Challenging Biases and Norms

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Article 10 March 2021

As we mark International Women’s Day this year, we have been reflecting with some of our clients on female leadership and the experience of women in the workplace.  

The pandemic and the continuing turbulence as we begin to emerge from lockdowns have had a disproportionate impact on women. Studies show women have been most impacted in terms of added domestic and caring responsibilities, which could risk equal female participation in the workplace (and therefore succession through leadership ranks) in the near term. A recent McKinsey Report noted that, due to the challenges women have faced during the pandemic, more than one in four women are contemplating what many would have considered unthinkable just twelve months ago: downshifting their careers or leaving the workforce completely. Similar findings have been published this week in the Financial Times. Companies risk losing women in leadership — and future women leaders, unwinding years of painstaking progress toward gender diversity. 

Sally Nelson, CHRO of Fidelity International confirms this concern: “From our Wellbeing Surveys we have found that many women employees feel like they’re “always on” now that the boundaries between work and home have blurred and burnout is a real issue. The pandemic has intensified challenges that women already faced. Many working mothers have always felt they have worked a “double shift”— a full day of work, followed by hours spent caring for children and doing household labour. Now that the supports that made this possible — including school and childcare — have been suspended, women and their employers have had to find ways to adapt.”  

 

 

Fidelity has launched several initiatives to help, most recently and most notably Fidelity Family Care Leave - one week’s paid leave to support employees further in balancing time between work and family care responsibilities - a constant and universal challenge. They also offer staff ongoing support through mental health first aiders, their global employee assistance programme, and wellbeing webinars. Additionally, they hold focus groups and quarterly surveys to assess employee wellbeing and to understand how best to continue to support employees of all genders. We salute Fidelity for choosing to support their people during these tough times.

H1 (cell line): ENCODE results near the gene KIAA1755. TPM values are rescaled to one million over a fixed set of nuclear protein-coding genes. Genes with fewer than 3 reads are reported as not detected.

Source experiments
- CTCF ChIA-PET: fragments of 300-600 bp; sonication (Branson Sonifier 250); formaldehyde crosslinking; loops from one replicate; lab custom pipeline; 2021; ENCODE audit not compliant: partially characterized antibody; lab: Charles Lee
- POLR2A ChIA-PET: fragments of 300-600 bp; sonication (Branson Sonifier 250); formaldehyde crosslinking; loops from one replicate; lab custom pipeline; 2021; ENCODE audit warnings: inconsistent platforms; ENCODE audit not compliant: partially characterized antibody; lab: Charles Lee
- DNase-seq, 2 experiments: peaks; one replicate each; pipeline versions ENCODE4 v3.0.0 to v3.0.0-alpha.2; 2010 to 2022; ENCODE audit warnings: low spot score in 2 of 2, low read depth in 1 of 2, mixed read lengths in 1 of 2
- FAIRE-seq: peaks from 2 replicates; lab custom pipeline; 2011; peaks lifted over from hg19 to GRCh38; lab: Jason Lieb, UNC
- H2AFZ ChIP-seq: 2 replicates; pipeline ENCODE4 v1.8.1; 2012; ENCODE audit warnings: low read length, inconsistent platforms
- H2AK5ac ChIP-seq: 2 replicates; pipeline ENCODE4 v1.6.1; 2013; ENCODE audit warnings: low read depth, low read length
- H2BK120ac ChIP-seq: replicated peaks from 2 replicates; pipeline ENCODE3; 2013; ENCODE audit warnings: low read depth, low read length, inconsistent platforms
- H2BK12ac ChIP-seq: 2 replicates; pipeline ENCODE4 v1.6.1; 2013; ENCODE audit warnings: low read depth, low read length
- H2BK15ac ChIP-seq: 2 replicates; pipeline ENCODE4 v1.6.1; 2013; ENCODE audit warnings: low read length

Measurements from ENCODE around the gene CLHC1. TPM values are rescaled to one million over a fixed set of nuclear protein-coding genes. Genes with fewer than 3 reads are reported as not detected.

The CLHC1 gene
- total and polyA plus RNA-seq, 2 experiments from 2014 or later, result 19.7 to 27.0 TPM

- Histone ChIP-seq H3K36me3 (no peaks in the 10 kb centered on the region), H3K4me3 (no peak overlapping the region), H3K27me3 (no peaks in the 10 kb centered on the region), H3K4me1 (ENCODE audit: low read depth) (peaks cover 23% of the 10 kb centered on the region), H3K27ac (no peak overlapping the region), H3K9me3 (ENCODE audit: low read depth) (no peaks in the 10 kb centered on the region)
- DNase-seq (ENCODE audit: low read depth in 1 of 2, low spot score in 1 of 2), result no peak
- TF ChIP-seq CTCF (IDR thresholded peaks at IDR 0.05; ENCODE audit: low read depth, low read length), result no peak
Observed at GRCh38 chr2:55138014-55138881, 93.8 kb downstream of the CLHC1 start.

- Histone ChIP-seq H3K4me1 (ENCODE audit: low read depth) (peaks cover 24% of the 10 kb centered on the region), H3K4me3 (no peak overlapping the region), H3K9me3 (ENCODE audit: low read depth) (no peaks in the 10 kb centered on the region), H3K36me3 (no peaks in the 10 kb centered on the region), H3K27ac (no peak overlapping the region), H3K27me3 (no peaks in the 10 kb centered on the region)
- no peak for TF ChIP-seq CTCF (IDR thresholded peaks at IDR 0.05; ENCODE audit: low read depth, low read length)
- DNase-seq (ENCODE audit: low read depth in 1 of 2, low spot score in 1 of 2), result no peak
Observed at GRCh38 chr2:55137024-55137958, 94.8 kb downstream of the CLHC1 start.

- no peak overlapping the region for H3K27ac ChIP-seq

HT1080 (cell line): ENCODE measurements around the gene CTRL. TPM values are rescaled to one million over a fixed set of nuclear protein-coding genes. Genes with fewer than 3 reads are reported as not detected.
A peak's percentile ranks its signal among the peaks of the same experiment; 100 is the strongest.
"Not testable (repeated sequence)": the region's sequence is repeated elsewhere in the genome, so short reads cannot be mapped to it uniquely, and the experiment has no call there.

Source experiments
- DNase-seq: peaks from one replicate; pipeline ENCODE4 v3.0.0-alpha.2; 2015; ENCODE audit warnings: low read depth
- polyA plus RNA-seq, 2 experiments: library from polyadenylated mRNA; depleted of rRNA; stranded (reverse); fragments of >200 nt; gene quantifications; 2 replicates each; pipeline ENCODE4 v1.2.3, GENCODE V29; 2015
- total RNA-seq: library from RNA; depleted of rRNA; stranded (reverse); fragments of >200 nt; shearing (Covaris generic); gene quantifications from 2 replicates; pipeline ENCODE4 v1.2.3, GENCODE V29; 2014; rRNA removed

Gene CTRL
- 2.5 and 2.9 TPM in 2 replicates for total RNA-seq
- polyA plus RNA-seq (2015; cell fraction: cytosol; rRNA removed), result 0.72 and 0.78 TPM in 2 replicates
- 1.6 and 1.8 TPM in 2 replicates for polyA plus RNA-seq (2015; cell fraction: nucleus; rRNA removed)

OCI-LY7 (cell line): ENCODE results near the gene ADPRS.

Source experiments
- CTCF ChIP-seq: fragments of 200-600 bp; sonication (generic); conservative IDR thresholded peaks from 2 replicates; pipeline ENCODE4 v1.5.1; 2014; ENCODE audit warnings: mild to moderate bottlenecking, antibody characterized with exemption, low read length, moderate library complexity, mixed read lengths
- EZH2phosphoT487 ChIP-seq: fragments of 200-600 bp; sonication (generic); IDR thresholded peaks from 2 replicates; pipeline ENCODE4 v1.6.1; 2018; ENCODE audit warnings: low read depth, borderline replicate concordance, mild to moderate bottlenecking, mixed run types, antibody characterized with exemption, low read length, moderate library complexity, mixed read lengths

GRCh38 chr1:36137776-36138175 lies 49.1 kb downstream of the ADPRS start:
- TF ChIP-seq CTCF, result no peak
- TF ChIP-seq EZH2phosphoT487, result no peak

Many of our clients similarly #choosetochallenge by launching significant initiatives that promote gender equality at work, tangibly challenging the norms and patterns that can limit women at work. In another such example, Vodafone has announced a global commitment to increase awareness of menopause and provide support at work. Research across 5,000 women in 5 countries shows that that many women are affected, with 62% saying that their menopause symptoms impacted them at work and a third of women saying that they have hidden their symptoms at work. 50% said that there is a stigma attached to talking about menopause at work and 66% agree there needs to be more support in the workplace. As part of their efforts to build an inclusive workplace for everyone, Vodafone aims to normalise the conversation by openly talking about and supporting menopause in the workplace. We salute Vodafone for choosing to challenge this stigma. 

These kinds of initiatives enable organisations to mitigate the risks of a female talent-drain, either by enhancing workplace inclusivity, providing practical supports, or otherwise creating a workplace designed for everyone. This matters because diversity matters and because businesses are losing out if fewer women ascend to senior leadership roles. In research by Zenger Folkman based on 360 assessment data on leadership capability, women were rated as more effective than men, particularly so during the first wave of the pandemic. It seems the skills that women typically lean towards such as inspiring and motivating, communicating, collaborating and relationship building, are the skills that have the biggest impact on employee engagement. As Sally Nelson noted, during the pandemic “it has been important to simply check-in and ask people how they are feeling... engagement with employees at all levels of the organisation to see how they are coping and how they can support each other has been so appreciated.  We have seen many acts of spontaneous kindness and compassion - it has brought the very best out of our leaders and our teams.”  Kindness and compassion are not exclusive to women by any means, but we may be more socialised to demonstrate these traits.  

So, in the spirit of this International Women’s Day, let’s celebrate and extend our leadership capacity for connection, compassion and courage. Let’s #choosetochallenge biases or norms that get in our way. 

 

Andrea.jpeg Andrea Cusack